Acquiring a ‘complete set’ in an open auction is practically impossible. This makes the Metapurse acquisition historic and a likely one-off.
Here’s how we spent millions on digital art, and more importantly, why.
This has never been done before, and for reasons that will soon become clear, this is unlikely to ever happen again.
Whether you’re a fund, institution, or regular crypto whale, a $100,000 NFT purchase is a big event. You might scoop one of these digital assets per year. Three at the most, even considering the burgeoning of this space over the past nine months. This isn’t a factor of affordability alone.
Auctions and bidding wars take a toll on the psyche. They are intense experiences that make you question your intent, conviction, and ego. They put to test your thesis about value, and, where art is involved, they draw on every ounce of cultural and aesthetic sensibility you have.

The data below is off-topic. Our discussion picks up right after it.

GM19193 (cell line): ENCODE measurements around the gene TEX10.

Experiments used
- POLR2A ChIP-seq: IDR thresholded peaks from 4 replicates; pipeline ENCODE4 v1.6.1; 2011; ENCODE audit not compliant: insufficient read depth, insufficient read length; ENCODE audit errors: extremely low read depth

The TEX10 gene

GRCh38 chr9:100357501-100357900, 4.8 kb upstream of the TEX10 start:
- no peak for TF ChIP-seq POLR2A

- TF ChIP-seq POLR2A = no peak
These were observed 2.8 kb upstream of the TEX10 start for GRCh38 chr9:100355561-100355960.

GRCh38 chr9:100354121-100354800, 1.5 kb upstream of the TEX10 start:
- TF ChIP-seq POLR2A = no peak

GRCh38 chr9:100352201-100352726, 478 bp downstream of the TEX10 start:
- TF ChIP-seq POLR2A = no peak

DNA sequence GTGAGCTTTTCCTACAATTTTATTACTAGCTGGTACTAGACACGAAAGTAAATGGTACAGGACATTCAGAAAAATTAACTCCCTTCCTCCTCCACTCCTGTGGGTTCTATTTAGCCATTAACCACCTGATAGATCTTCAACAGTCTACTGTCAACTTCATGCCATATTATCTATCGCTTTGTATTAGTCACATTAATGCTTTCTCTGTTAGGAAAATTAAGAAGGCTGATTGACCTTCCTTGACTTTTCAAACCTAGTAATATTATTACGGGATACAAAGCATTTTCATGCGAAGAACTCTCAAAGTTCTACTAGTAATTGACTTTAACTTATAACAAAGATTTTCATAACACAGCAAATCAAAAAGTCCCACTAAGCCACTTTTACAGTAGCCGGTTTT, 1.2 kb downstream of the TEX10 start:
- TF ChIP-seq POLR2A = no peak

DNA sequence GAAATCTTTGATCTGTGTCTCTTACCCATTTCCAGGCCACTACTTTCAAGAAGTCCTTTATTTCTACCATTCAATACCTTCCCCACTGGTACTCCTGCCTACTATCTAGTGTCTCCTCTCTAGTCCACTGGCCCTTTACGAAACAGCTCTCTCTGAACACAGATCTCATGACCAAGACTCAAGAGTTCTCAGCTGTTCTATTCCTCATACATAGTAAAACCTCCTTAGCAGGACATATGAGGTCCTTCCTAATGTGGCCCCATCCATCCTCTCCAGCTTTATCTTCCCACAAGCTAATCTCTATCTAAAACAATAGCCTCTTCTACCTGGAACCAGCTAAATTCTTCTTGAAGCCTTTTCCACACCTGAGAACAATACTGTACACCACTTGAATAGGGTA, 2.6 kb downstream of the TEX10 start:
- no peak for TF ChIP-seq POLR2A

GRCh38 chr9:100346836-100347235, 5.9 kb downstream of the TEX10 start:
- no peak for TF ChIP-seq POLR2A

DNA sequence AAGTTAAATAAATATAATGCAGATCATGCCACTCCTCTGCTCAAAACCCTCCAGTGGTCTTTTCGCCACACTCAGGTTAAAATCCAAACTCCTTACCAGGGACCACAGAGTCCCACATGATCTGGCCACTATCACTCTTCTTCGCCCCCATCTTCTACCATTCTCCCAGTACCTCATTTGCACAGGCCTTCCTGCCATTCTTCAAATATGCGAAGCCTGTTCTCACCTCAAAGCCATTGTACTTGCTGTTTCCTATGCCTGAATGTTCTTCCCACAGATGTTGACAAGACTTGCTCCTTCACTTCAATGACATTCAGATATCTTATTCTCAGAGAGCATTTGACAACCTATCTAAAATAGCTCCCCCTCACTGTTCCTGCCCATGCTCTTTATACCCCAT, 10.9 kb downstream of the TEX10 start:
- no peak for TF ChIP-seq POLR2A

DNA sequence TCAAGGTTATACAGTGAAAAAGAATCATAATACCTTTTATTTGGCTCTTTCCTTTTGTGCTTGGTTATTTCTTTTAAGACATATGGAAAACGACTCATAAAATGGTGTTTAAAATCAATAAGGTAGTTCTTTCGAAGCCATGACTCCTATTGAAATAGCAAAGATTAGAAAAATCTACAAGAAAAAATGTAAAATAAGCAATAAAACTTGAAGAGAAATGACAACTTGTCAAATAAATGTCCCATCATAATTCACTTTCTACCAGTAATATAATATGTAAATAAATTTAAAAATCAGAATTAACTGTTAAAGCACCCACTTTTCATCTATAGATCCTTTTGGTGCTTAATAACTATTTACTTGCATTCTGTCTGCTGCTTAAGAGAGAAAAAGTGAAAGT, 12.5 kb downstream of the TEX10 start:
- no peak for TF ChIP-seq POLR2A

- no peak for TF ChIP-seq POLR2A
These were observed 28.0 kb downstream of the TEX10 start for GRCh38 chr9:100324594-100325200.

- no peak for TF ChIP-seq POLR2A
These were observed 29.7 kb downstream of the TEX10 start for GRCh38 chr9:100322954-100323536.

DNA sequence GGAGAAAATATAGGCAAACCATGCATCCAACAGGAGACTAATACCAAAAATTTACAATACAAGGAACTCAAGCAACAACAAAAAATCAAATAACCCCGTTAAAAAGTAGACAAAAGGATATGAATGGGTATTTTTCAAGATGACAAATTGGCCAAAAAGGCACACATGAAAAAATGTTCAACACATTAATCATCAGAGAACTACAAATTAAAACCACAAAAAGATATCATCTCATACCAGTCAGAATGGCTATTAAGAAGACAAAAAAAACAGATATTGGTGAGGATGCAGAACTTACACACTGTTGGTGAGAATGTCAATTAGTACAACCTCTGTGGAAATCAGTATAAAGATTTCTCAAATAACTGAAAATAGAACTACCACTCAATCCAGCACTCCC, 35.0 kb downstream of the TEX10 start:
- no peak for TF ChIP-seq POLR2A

Participating in an auction is like trying to solve a quantum equation about the meaning of life, while having someone constantly shout in your ear—‘Do you know what the f*ck you’re doing?’
So, even three big buys a year is a big deal. But Metapurse bought 20 single editions of the ‘Beeple: Everydays – The 2020 Collection’ on Nifty Gateway in two days.
The public, no-holds-barred open bidding over the weekend of December 11 was intense, sure, but there was none of the hand-wringing and existential dread that grips you in a typical high-stakes auction.